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Professional development in action research methods can increase educators' dispositions toward the adoption of evidence-based practices and data-based decision making. However, an in-depth review of the literature revealed that extant forms of action research professional development (ARPD) may not be accessible to all educators as they are often relegated to full-semester undergraduate and/or graduate courses, internships, and teacher education programs. To address this issue, we designed, implemented, and assessed a scalable active-learning module on action research to strengthen the cognitive and affective outcomes of prospective and in-service STEM teachers (N 26) enrolled in a cross-listed Scientific Teaching course, all of whom had not previously conducted action research. This three-session module integrated case studies, collaborative practice, group discussions, and instruction on action research theory and data collection methodologies. Analysis of pre-/post-intervention survey responses revealed that participants expressed greater self-efficacy related to their ability to design and conduct action research, strengthened knowledge of the process of action research, and greater awareness of the utility of data to inform research and teaching. When asked about the benefits of engaging in action research, participants suggested it could enhance their pedagogical content knowledge and reflectivity. However, participants identified logistical issues such as time constraints and resource availability, lack of institutional support, and possible student resistance to data collection as potential barriers to future action research practice. Overall, our module provides a scaffold to enculturate in-service educators to inquiry dispositions while offering a scalable approach to help prospective teachers in their transition to in-service practice.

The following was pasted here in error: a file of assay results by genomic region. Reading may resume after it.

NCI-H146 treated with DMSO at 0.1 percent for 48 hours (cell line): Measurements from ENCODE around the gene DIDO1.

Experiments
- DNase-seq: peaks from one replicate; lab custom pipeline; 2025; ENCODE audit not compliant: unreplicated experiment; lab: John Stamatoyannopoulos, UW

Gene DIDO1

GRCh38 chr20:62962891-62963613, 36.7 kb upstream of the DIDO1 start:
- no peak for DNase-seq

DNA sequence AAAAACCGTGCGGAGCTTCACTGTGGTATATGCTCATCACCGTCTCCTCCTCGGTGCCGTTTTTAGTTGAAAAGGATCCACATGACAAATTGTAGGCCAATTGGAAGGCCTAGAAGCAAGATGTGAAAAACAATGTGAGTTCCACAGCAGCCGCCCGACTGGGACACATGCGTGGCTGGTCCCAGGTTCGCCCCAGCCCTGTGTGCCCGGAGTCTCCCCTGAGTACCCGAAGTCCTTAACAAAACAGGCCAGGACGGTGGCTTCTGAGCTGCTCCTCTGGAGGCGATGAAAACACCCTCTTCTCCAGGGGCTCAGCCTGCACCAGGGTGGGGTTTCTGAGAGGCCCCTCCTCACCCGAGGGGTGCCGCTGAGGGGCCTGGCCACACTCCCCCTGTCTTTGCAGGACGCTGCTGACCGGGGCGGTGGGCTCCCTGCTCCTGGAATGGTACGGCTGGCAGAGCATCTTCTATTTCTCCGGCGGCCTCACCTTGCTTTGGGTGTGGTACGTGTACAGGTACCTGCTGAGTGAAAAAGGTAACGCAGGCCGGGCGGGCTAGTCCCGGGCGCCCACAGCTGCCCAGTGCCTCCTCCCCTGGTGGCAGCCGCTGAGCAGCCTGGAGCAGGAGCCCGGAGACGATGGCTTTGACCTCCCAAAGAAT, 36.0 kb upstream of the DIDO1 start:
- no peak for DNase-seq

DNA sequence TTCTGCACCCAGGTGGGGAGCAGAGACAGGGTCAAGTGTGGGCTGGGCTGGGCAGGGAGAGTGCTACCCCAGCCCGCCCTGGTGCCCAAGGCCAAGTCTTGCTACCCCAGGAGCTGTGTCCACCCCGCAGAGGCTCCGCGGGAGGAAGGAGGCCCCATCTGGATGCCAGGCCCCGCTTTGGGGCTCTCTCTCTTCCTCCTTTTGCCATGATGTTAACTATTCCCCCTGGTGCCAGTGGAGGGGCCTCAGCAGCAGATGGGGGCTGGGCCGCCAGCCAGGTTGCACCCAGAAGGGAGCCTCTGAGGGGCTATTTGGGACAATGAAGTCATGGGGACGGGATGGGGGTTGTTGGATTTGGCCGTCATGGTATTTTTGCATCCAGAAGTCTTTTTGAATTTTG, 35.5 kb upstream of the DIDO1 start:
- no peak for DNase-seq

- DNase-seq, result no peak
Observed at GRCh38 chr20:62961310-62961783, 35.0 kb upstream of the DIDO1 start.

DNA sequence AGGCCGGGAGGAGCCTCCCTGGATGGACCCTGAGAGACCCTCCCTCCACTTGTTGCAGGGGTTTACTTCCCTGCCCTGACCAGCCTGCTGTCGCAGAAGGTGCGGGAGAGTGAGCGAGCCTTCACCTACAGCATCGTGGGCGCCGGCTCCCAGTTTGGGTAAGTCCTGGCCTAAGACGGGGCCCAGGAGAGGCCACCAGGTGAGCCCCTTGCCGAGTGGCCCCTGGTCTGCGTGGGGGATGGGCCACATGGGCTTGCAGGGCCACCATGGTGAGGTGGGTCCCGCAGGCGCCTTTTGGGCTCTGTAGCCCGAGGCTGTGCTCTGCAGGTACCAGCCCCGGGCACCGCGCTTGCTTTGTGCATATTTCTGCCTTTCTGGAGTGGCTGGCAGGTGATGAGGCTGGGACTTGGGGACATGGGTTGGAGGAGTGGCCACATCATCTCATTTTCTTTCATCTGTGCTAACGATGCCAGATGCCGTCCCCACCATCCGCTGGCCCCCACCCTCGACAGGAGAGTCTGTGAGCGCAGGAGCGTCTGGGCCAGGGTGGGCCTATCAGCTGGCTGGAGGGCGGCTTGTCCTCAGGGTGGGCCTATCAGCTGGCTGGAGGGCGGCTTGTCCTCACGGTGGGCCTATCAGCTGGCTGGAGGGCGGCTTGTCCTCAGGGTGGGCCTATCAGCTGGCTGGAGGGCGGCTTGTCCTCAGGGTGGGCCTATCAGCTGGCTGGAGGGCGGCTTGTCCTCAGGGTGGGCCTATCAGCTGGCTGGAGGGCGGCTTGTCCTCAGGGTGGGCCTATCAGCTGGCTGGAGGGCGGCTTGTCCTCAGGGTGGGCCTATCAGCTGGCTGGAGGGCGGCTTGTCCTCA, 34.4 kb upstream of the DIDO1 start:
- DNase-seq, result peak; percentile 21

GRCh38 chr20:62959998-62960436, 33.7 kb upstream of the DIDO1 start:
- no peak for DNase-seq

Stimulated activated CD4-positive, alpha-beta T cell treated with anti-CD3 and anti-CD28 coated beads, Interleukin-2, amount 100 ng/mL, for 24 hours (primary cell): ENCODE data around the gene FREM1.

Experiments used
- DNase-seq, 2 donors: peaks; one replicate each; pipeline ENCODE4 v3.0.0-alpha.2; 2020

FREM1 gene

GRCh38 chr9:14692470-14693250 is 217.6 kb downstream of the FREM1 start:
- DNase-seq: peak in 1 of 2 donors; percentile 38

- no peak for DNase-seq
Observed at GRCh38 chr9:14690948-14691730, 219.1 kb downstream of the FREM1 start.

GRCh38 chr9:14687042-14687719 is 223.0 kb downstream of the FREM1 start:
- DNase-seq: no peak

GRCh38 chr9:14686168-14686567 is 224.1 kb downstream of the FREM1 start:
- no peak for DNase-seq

... In our study, in order to reduce the influence of the first factor, the students were encouraged to construct a network concept map and the tutor tried to simplify the process of construction during the training session. Many methods of scoring were listed in the literature and are basically classified into 3 major categories: a structural (holistic) system adopting overall scores that are assigned to the concept map's organizational structure, an analytic (relational, structural) system that measures the quality or importance of the map components and a mixed (hybrid) system [6,18,19]consisting of specific pre-established performance criteria, used in evaluating student work on performance assessments. Rubrics are typically the specific form of scoring instrument used when evaluating student performances or products resulting from a performance task. ...